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Police brutality questioned at public safety meeting

Date: 1/13/2010

Jan. 13, 2010.

By Mike Briotta

PRIME Editor

SPRINGFIELD -- The mayor and police commissioner heard public outcry last Friday night in the aftermath of new police brutality allegations against patrolman Jeffrey M. Asher.

A community forum, hosted by the McKnight Neighborhood Youth Council, was scheduled to discuss general public safety issues, but quickly centered around recently released videotape footage of Asher, a white officer, allegedly beating a 28-year-old black man with a flashlight during a traffic stop in late November.

Three other officers were also involved in the incident, but according to video footage, Asher is shown swinging the flashlight multiple times, bludgeoning Melvin Jones III of Springfield.

Jones suffered fractures to his facial bones, which needed reconstructive surgery, according to published reports. He also sustained a broken finger and was partially blinded in one eye. Jones was charged with drug possession and resisting arrest; he plead innocent to all charges.

Meeting attendees last Friday night, many of them representatives of local clergy, questioned whether or not Asher would be punished fairly for the alleged attack. Public comments were heard in the Rebecca Johnson School auditorium, which was about half-full with concerned citizens.

When asked who was overseeing the case, Mayor Domenic Sarno replied, "There are other eyes on this. The D.A.'s office has a protocol to notify the F.B.I. in these types of situations. The D.A. is the senior law enforcement officer in the county. He's a very honorable man. It's not just something that's going away -- we know that. We understand your concerns and we're going to address them."

District Attorney William M. Bennett had released a written statement the previous day stating, "I am aware of the internal police investigation regarding the arrest of Melvin Jones III. I will be reviewing all relevant information regarding the arrest and the internal investigation."

Many in the audience, however, were unconvinced that Bennett would take severe actions against Asher, since the patrolman has been the focus of similar allegations of police brutality in the past, yet remains on the force.

Specifically, audience members mentioned a notable case against Asher 13 years ago. In 1997, he was caught on videotape, kicking Roy Parker, a black man who was already handcuffed and being restrained. Asher was later cleared of criminal wrongdoing by a judge who said he had used reasonable force.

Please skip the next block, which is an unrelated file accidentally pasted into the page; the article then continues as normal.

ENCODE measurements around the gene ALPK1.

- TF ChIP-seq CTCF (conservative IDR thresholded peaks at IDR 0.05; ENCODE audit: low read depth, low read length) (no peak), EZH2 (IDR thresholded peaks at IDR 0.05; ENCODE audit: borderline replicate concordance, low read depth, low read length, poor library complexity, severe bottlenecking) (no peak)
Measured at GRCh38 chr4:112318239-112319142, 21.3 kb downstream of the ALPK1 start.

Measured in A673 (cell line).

"The judge found no probable cause in that case, and so the D.A. did not prosecute," Police Commissioner William J. Fitchet told the assembled crowd last Friday night.

He continued, "I have great faith in the agencies that will monitor this." When confronted with other narratives detailing alleged police brutality in Springfield, the chief replied, "Internal Affairs is led by Lieutenant Larry Brown. I trust him implicitly. If you have a complaint, they will investigate the complaint." He later assuaged the crowd's fears by saying, "I'm here tonight. I'm not hiding under the table. I understand that you have these issues, and I'm looking you in the eyes." According to police, the department's Internal Affairs Unit is conducting a separate investigation into the events shown on the late-November video, to determine if there was any police misconduct.

In the police report of the incident, one of the officers stated that the struggle ensued when Jones became violent and grabbed an officer's gun. No injuries to any of the officers were reported in the Jones case.

The well-known video from 1997 also allegedly showed Asher attacking a black suspect who had already been subdued by other officers. That high-profile incident was not the only time Asher had been accused of police brutality previously.

In late 2004, Asher was among a group of white officers accused of beating a black school principal in his car in the South End. Those officers were later cleared of wrongdoing by the Police Commission in a split vote. In 2000, the city settled a police brutality complaint against Asher and another officer for a 1994 incident.

Assembled members of the public at the Jan. 8 meeting suggested to the police chief that Asher should be suspended indefinitely without pay while this most recent incident is under investigation. Area residents demanded to know if Asher was still patrolling the streets, and also wanted answers about why he had not been suspended for a longer duration.

Fitchet responded, "Statutorily, the police commissioner can only suspend for five days without a hearing, and you cannot compel testimony during a criminal investigation." He added, "I alluded earlier to Constitutional issues, and we also do not want to prejudice a case where the D.A. is concerned." He concluded by reassuring the audience, "Officer Asher is not on the street tonight, and will not take jobs until this issue is done."